• November 20, 2017

    Fed. Circ. Urged To Not Review Defense In $200M Patent Suit

    Boston Scientific urged the Federal Circuit on Friday not to rethink a holding that the company is shielded from liability by the rarely invoked ensnarement defense in a cardiologist’s contract suit seeking more than $200 million in royalties on his stent patents, saying its use of the defense didn't come as a surprise.

  • November 20, 2017

    J&J Says Applicant Must Arbitrate Background Check Claims

    A Johnson & Johnson subsidiary urged a Pennsylvania federal judge Monday to order that a would-be employee must arbitrate claims that he unfairly lost his job offer due to a background check, noting she has already ordered the man to arbitrate his closely intertwined allegations against the staffing company that facilitated the hiring process.

  • November 20, 2017

    EU Drug Agency Packs Bags For Amsterdam Amid Brexit

    In a razor-thin decision, the European Union on Monday selected Amsterdam as the new headquarters of the bloc’s prescription drug regulator, starting the clock on a relocation from London prompted by Brexit.

  • November 20, 2017

    SEC Judge Refuses To Bar Shkreli Without Tie To Adviser

    A U.S. Securities and Exchange Commission administrative law judge on Friday denied the agency's request to bar Martin Shkreli from the securities industry, saying the agency needs to show whether the so-called pharma bro was associated with an investment adviser at the time he allegedly committed fraud.

Expert Analysis

  • BPCIA At Fed. Circ.: Awaiting Guidance On Patent Dance

    Tasha Francis

    The Federal Circuit heard arguments last week in Amgen v. Apotex, a case that has the potential to shape Biologics Price Competition and Innovation Act litigation and factor into a biosimilar manufacturer’s decision to engage in the patent dance, say Tasha Francis and Jenny Shmuel of Fish & Richardson PC.

  • Gorilla Glue Case Shows Cannabis IP Is Not Sticking

    Thomas McMahon

    Last week's trademark settlement between adhesives company Gorilla Glue and cannabis company GG Strains is the latest in a string of settlements that show there is marketplace precedent but no reliable legal precedent for cannabis brands registering and enforcing their own trademarks, say Thomas McMahon and Lauren Estevez of Margolin & Lawrence.

  • How Bristol-Myers Squibb May Transform Class Actions

    Richard Dean

    In her dissent from the U.S. Supreme Court's holding in Bristol-Myers Squibb, Justice Sonia Sotomayor foresaw several major implications of the verdict. Now her prediction of plaintiffs having to sue defendants in multiple jurisdictions to recover for a single injury seems not only possible, but probable, say Richard Dean and Michael Ruttinger of Tucker Ellis LLP.

  • Good And Bad News For Massachusetts Life Sci, Health Cos.

    Caroline Bullerjahn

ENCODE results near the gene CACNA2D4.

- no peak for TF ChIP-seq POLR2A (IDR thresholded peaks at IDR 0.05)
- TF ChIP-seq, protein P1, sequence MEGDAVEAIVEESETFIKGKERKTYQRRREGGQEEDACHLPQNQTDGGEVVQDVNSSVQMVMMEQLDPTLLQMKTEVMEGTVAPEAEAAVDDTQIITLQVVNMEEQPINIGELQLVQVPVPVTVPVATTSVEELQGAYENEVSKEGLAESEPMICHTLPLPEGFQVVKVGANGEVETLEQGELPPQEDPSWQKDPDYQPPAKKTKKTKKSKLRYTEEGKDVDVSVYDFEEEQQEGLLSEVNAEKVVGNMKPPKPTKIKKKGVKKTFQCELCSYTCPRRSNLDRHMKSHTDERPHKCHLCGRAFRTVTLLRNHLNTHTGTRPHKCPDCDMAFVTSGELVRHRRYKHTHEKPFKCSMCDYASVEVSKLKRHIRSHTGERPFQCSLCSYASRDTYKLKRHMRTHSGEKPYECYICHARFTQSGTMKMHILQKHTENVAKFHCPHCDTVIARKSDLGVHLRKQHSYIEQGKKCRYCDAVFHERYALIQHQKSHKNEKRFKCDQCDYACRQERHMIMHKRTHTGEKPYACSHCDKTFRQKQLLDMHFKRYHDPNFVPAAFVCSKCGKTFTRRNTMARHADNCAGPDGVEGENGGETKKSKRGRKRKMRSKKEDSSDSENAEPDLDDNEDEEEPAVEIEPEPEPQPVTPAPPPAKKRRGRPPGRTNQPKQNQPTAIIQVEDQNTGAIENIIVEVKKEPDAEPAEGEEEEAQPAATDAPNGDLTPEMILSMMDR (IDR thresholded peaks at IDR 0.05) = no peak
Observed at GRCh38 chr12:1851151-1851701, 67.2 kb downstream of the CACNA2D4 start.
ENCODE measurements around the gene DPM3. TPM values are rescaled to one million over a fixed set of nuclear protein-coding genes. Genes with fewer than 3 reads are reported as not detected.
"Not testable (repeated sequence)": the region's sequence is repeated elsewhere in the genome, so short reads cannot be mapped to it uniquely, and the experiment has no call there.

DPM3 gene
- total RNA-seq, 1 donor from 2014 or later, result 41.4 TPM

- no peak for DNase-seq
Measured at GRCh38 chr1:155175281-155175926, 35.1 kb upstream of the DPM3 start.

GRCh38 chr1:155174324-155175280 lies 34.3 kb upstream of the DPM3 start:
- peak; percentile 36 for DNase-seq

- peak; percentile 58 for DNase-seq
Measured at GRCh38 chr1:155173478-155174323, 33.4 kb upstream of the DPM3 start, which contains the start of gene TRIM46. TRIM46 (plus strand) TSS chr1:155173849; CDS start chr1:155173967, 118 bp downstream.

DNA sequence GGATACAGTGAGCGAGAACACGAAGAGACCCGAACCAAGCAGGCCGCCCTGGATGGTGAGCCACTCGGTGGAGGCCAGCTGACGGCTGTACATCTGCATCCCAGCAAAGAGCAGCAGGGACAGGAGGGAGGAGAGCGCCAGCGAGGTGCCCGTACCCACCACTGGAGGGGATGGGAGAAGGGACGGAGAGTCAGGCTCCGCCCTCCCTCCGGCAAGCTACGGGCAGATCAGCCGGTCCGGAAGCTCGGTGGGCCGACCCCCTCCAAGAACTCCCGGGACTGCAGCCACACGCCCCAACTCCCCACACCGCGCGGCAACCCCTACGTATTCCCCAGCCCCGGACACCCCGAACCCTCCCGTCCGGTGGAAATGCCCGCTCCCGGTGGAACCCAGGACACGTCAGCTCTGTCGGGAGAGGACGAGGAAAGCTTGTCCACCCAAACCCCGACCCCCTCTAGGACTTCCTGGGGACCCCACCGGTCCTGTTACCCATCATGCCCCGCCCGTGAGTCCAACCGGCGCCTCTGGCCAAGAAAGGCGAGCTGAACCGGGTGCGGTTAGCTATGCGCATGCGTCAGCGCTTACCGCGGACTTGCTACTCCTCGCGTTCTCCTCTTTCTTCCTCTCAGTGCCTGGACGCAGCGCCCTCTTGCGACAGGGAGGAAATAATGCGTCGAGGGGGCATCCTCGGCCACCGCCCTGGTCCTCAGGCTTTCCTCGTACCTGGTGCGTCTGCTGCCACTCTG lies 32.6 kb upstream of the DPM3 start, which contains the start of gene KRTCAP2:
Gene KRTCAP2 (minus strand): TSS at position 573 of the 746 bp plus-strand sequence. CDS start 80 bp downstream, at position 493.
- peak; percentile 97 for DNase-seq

Life sciences and health care companies nationwide are being sued by shareholders far more frequently this year, but the good news for such companies in Massachusetts is that after several years of issuing no significant decisions in securities class actions, the First Circuit has now issued several favorable dismissals, say Caroline Bullerjahn and Deborah Birnbach of Goodwin Procter LLP.

  • What Duties Do Lead Lawyers Owe MDL Plaintiffs?

    Elizabeth Burch.jpg

    Do lead lawyers have fiduciary obligations to individual plaintiffs in multidistrict litigation who have no direct attorney-client relationship with them? That’s the question at the heart of a recent opinion by U.S. District Judge David Herndon in the Yazmin/Yaz litigation, says Elizabeth Chamblee Burch of the University of Georgia School of Law.

  • Strategies For Protecting Biotechnology In Brazil And China

    Deborah Sterling

    Brazil and China have taken important steps to become significant contributors to the future success of the bioeconomy. Understanding options for quickly procuring and challenging patents in Brazil and China can be key for companies looking to expand their bioeconomy investments outside the U.S. and Europe, say attorneys with Sterne Kessler Goldstein & Fox PLLC.

  • A New Strain Of Inequitable Conduct Litigation

    Aron Fischer

    The Federal Circuit’s recent decision in Regeneron v. Merus opens new tactical opportunities for defendants asserting inequitable conduct defenses in patent cases, and may incrementally expand the use of a doctrine that the Federal Circuit has repeatedly tried to rein in, say Aron Fischer and Rachel Schwartz of Patterson Belknap Webb & Tyler LLP.

  • When Plaintiff Conduct Matters: Part 3

    James Beck

    Where supported by sufficient evidence, defenses based on plaintiff conduct are sometimes available in pharmaceutical product liability litigation. Situations where plaintiffs failed to disclose critical medical information, or did not comply with medical instructions, may present such opportunities, and other plaintiff conduct can be relevant as well, says James Beck of Reed Smith LLP.

  • The Future Of Value-Based Care After Repeal And Replace

    Tom Bulleit

    In light of skepticism expressed by the now-former U.S. Department of Health and Human Services Secretary Tom Price toward much of the Obama administration’s approach to mandatory bundled payment initiatives, many have wondered whether his resignation might lead to a change in direction. Tom Bulleit and Jessica Band of Ropes & Gray LLP summarize Price’s approach to some of these key initiatives and look to what might be ahead.

  • When Plaintiff Conduct Matters: Part 2

    James Beck

    There are a number of situations in which a plaintiff's actions can make a difference in medical product liability. When plaintiffs read but disregard warnings, sign forms indicating their informed consent or fail to testify that a different warning would have changed the outcome, liability is affected, says James Beck of Reed Smith LLP.